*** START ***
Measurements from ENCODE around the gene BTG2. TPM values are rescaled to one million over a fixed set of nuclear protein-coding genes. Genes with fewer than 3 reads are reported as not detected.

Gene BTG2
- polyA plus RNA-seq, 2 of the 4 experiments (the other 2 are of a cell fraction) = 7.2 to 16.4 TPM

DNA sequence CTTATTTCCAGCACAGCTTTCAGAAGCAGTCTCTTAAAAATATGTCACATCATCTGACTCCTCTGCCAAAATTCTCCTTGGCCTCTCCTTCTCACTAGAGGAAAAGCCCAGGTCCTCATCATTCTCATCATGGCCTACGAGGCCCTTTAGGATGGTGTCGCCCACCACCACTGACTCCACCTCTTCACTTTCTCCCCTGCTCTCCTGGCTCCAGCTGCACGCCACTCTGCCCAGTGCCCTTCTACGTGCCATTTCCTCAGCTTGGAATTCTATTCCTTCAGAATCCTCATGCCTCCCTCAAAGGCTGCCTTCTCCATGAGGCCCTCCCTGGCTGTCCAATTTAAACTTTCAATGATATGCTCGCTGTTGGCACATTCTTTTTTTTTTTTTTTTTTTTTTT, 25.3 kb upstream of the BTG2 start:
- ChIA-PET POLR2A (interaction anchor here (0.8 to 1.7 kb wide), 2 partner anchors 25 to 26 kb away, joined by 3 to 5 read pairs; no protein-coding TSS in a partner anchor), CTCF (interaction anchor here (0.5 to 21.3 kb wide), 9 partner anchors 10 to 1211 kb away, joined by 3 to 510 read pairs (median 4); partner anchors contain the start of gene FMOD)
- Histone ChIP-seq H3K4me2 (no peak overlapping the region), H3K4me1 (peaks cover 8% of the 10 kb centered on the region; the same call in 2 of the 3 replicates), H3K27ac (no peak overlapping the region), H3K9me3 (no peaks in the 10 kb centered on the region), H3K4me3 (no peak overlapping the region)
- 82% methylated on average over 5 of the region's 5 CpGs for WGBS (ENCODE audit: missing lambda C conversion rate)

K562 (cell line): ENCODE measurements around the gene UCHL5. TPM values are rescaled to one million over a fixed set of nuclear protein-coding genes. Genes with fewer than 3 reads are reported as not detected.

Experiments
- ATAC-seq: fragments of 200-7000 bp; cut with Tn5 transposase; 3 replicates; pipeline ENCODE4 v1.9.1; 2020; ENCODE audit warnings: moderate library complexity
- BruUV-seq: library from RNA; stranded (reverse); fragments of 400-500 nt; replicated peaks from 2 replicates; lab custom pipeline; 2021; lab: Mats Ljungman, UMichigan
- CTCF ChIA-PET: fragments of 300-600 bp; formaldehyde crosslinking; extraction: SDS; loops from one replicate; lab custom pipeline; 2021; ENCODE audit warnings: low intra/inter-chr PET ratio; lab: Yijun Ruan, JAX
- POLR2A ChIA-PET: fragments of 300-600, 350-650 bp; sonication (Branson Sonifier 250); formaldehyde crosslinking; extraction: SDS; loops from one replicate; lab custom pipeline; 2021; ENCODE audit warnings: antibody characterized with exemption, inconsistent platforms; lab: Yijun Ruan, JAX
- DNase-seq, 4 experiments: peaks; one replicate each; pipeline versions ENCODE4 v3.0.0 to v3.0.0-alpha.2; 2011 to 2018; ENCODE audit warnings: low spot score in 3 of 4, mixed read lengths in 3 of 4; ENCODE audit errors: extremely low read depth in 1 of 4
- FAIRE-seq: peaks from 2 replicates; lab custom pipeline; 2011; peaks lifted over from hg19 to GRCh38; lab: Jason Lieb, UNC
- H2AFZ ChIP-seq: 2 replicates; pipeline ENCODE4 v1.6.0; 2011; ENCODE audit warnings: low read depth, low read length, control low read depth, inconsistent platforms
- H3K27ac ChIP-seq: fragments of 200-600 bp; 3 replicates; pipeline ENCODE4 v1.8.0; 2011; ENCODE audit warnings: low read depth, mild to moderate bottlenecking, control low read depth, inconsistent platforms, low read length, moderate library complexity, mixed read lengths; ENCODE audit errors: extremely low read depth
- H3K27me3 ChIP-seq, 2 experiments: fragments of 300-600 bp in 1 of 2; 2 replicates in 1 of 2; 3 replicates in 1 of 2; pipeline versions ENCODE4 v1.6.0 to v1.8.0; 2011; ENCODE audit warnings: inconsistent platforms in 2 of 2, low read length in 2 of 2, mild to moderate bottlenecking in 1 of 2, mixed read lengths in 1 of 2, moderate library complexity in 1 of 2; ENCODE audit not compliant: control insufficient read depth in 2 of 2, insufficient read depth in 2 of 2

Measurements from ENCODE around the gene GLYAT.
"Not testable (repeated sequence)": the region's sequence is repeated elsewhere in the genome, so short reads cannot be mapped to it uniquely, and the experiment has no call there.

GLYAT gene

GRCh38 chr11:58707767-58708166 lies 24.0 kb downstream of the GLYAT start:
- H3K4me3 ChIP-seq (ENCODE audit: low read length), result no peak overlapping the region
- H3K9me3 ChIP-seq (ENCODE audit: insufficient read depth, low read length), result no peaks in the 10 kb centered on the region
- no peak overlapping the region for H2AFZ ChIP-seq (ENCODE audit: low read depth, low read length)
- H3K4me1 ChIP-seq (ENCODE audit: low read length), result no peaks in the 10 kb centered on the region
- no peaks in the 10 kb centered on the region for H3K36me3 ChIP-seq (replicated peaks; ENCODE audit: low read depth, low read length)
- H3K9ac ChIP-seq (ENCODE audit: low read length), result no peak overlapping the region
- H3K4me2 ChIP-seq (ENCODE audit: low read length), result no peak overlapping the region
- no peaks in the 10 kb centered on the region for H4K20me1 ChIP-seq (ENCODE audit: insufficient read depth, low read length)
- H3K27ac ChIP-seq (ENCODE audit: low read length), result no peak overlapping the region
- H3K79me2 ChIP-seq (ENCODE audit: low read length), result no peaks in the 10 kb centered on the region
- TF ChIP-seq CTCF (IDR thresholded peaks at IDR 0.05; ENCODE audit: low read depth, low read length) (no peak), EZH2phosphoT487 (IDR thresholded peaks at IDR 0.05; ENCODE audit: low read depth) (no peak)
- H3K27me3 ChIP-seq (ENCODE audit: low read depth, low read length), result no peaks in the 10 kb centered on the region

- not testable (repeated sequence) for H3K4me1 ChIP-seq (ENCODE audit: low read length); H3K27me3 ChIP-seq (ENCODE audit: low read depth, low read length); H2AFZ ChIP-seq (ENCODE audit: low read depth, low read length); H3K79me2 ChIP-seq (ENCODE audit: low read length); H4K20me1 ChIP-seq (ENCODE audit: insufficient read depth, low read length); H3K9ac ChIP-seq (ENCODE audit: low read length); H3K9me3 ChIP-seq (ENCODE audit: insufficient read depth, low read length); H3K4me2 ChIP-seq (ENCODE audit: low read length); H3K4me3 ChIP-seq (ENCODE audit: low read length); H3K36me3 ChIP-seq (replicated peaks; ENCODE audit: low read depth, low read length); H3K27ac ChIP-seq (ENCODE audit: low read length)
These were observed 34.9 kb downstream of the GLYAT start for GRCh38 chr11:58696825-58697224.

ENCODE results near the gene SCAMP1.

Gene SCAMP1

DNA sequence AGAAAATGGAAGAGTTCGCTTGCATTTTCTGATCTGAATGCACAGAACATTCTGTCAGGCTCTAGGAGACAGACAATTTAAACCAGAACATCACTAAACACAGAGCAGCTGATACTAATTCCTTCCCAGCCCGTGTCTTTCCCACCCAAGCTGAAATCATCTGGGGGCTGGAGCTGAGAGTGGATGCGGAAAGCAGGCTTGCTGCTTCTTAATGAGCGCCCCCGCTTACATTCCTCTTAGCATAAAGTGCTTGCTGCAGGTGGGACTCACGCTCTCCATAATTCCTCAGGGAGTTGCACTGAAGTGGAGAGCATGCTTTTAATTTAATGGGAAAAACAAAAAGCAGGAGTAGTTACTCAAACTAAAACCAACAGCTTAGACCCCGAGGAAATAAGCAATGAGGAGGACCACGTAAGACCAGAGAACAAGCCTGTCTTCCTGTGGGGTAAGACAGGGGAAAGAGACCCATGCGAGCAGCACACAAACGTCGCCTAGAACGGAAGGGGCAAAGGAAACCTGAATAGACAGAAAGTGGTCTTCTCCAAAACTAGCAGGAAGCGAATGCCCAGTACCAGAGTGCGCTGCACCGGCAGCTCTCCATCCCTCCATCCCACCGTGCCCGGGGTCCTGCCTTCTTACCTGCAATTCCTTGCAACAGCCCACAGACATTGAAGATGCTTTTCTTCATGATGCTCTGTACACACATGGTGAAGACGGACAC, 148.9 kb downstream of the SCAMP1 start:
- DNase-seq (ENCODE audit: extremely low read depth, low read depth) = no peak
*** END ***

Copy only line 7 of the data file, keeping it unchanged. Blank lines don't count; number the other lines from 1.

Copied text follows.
- 82% methylated on average over 5 of the region's 5 CpGs for WGBS (ENCODE audit: missing lambda C conversion rate)